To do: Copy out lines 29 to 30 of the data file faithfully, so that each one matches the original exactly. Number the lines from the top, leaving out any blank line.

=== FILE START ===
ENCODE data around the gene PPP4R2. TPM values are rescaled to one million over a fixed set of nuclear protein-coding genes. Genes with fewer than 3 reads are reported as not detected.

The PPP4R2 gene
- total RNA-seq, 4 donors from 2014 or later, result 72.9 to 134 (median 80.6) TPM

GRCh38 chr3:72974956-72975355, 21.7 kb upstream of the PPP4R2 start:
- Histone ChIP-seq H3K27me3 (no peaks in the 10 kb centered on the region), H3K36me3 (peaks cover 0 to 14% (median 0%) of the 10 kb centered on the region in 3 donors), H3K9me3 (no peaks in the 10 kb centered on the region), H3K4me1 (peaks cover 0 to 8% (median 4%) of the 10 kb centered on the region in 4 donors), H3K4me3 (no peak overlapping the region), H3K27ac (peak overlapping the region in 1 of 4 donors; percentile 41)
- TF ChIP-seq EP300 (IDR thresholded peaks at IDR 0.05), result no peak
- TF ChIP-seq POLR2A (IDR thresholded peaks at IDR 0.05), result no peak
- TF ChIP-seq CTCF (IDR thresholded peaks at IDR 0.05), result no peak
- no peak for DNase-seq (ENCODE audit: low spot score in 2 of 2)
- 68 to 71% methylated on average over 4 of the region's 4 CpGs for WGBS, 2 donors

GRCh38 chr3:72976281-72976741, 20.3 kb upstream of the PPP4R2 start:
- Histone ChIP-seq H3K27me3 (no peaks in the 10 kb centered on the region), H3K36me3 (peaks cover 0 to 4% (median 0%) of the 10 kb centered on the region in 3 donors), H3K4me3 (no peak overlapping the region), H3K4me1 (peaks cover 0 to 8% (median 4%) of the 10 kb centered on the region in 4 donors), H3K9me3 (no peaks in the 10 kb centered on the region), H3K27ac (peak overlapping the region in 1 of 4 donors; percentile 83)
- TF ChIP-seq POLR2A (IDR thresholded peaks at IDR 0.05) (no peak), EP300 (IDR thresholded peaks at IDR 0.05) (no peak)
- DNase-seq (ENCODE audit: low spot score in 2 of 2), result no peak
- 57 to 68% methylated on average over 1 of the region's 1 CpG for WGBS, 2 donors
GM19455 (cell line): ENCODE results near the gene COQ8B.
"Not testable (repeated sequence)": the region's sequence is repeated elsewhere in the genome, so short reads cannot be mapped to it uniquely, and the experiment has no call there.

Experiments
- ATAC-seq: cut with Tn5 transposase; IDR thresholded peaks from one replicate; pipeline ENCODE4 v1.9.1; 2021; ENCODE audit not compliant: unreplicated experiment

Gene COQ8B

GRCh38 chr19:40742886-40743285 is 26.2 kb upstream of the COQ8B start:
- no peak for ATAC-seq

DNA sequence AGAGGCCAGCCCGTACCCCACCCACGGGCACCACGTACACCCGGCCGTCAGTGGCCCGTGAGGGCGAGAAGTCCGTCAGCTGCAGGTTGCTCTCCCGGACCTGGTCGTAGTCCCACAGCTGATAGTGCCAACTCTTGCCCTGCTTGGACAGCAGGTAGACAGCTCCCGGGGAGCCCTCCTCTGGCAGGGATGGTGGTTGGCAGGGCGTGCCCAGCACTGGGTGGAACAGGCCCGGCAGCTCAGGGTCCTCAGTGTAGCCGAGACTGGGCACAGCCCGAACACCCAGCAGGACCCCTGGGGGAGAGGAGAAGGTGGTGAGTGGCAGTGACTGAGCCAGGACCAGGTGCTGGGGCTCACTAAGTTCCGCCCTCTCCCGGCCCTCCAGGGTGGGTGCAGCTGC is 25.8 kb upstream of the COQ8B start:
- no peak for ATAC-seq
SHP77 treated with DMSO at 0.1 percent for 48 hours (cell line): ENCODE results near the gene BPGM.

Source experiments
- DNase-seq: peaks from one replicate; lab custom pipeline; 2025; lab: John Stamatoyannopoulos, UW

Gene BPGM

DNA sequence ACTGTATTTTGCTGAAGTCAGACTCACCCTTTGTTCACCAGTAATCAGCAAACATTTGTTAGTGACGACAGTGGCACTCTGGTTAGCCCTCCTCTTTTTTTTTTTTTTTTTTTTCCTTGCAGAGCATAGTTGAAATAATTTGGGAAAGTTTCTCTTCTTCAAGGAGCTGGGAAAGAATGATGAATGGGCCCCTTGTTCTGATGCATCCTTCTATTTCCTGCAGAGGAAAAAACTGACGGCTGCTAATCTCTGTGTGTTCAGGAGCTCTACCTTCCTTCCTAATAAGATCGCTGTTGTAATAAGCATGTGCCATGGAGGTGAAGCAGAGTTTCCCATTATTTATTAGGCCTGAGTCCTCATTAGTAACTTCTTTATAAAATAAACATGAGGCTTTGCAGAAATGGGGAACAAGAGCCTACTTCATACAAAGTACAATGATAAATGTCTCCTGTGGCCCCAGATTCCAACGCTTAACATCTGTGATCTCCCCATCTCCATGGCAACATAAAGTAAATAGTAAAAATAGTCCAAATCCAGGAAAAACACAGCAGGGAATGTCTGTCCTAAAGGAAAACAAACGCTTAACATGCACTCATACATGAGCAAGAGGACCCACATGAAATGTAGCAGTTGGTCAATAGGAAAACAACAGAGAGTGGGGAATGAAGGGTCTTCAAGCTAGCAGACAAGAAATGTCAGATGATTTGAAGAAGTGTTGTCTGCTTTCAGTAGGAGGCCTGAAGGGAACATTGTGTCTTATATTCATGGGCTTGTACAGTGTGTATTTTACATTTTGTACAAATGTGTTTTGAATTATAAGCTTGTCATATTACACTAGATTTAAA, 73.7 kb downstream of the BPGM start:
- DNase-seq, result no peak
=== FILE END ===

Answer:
DNA sequence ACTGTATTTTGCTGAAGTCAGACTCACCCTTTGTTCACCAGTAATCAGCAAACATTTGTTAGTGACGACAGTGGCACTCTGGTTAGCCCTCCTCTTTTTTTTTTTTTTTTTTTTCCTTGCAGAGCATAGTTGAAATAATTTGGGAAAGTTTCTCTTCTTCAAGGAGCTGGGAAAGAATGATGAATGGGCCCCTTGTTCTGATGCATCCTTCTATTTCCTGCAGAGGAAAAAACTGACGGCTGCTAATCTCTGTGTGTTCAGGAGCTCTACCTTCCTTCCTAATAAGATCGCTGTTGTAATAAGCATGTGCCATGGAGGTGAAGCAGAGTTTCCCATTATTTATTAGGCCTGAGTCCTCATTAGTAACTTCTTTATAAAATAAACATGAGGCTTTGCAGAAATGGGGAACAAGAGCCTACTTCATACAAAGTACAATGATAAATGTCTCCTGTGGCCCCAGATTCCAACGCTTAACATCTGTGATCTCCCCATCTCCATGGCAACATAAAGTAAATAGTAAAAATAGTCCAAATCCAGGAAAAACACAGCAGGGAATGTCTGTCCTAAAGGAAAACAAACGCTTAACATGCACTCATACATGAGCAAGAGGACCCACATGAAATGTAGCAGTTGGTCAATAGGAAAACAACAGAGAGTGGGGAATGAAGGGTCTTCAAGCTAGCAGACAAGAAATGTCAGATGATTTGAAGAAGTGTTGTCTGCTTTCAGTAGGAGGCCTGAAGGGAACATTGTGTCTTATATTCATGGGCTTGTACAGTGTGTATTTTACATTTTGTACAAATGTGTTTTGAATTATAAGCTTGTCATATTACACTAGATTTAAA, 73.7 kb downstream of the BPGM start:
- DNase-seq, result no peak